Graduate Studies Faculty
Deborah A. Finn, Ph.D.
Neuroscience Graduate Program
Research Interests:1. GABAergic neurosteroid modulation of ethanol drinking and ethanol withdrawal 2. The impact of steroid levels on brain function and behavior, with behavioral assessments using animal models of anxiety, depression, and seizure susceptibility 3. Use of genetic animal models to examine alcohol-related behaviors » PubMed Listing
Preceptor RotationsAcademic Term Available Winter 2014 Maybe Spring 2014 Maybe Fall 2015 Maybe
Faculty MentorshipDr. Finn is not available as a mentor for 2013-2014. Dr. Finn is not available as a mentor for 2014-2015.
Neuropharmacology; neuroendocrinology of ethanol intake and withdrawal
Summary of Current Research
Several research projects focus on the physiological significance of neuroactive steroid action. These endogenous modulators alter brain function by enhancing GABAergic neurotransmission via potent and selective interactions with GABA-A receptors. In a broad sense, studies are investigating whether drugs or physiological states which produce alterations in endogenous allopregnanolone (ALLO) levels, the most potent neuroactive steroid, could influence seizure susceptibility, anxiety levels, drug withdrawal hyperexcitability or dysphoria, or patterns of drug intake and the response to drug intake. One project is testing the hypothesis that a decrease in endogenous ALLO levels, which alters GABAergic tone, in conjunction with a decrease in GABA-A receptor sensitivity, contribute to the increased ethanol withdrawal severity in the selectively bred Withdrawal Seizure-Prone mice. Long term goals of this research are to gain information that will aid in our understanding of the mechanisms underlying ethanol withdrawal as well as the therapeutic potential of neurosteroid treatment during ethanol withdrawal. A second project is utilizing microinjection into discrete brain regions to identify the site(s) of action of ALLO to alter ethanol self-administration and reinstatement in male and female mice. One long term goal of this research is to evaluate the influence of neurosteroids on gender differences in human patterns of alcohol intake and the response to alcohol, since males and females differ in endogenous neurosteroid levels. Two additional projects are using a combination of environmental and genetic manipulations to generate animal models of high alcohol intake. The third project is pursuing a model whereby chronic intermittent alcohol vapor exposure and withdrawal produces high alcohol intake (termed "withdrawal-induced drinking" or WID). The goal of these studies is to identify pertinent neurotransmitters and begin to discern neural sites that are important for the expression of WID. A fourth project is examining the relationship between binge drinking and stress in adolescent and adult mice on subsequent ethanol intake. These studies are testing the hypothesis that adaptations in glutamate neuroplasticity following binge drinking confer susceptibility for enhanced alcohol intake in adolescent mice during adulthood and that stress produces additional adaptations that bestow further vulnerability for increased alcohol consumption. The goal of these studies is to gain information that can guide the development of new pharmacological strategies that can be used to reduce binge consumption and the transition to dependence.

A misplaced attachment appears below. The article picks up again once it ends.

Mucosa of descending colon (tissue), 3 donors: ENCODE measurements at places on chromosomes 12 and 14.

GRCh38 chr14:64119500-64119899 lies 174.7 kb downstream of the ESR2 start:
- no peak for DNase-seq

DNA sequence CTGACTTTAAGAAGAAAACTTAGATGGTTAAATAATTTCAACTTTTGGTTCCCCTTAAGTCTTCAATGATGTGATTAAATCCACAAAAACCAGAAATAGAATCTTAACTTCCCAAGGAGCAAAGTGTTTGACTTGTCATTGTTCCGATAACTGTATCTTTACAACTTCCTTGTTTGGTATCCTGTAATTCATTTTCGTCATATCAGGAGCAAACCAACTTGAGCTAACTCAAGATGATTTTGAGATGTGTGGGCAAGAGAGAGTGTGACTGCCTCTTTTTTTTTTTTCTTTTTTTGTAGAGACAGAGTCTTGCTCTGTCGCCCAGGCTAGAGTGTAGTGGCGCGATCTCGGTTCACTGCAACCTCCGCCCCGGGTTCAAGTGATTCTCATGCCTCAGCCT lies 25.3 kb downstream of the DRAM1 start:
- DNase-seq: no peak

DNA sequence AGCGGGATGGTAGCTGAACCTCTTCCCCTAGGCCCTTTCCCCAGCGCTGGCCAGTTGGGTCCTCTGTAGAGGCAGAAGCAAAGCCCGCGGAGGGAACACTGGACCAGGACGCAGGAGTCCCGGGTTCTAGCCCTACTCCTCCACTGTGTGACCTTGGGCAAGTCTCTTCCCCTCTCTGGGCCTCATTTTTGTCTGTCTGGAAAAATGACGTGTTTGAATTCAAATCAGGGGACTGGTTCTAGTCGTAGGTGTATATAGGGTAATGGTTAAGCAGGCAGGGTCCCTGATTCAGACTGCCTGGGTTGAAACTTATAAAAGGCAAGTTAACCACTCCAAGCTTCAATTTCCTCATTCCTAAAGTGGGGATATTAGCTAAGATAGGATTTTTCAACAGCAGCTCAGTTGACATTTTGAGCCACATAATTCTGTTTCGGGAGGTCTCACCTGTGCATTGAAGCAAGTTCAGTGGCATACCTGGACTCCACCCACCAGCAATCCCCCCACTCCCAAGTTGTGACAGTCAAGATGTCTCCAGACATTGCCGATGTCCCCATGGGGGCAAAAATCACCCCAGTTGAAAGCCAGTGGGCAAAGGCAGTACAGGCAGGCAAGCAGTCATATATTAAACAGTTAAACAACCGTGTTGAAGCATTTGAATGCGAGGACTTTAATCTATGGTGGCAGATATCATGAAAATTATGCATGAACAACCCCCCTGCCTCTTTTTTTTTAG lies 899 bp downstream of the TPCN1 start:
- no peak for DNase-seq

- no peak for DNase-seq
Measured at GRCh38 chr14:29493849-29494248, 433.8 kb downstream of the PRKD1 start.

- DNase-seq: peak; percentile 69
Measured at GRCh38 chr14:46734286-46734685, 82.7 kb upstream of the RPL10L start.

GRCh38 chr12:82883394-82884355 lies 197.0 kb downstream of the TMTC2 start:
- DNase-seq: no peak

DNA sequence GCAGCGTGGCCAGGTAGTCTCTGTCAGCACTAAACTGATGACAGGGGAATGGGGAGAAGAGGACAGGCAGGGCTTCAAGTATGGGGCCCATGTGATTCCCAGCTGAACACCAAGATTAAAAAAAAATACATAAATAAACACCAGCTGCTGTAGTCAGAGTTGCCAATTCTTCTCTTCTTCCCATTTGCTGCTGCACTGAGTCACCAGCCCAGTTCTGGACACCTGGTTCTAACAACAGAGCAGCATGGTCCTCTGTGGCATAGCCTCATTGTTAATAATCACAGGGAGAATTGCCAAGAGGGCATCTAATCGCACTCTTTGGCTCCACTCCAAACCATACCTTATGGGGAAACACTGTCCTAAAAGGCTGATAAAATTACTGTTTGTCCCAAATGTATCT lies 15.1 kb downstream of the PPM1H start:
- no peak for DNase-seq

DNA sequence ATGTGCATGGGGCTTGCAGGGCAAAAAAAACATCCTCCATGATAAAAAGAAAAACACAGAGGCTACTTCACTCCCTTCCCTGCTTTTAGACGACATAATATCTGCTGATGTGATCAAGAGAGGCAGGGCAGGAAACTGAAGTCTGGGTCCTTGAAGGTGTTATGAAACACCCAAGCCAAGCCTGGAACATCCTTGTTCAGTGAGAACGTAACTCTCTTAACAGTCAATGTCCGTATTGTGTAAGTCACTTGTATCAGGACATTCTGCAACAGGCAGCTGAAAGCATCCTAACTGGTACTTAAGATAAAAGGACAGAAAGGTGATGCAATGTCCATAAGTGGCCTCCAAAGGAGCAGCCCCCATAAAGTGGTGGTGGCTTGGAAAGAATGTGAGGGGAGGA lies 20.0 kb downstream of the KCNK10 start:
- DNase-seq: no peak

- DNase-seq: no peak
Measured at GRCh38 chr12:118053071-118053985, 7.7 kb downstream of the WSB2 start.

B.S. (1978) Loyola Marymount University
Ph.D. (1989) University of Southern California
NINDS Postdoctoral Research Fellow, University of California, Irvine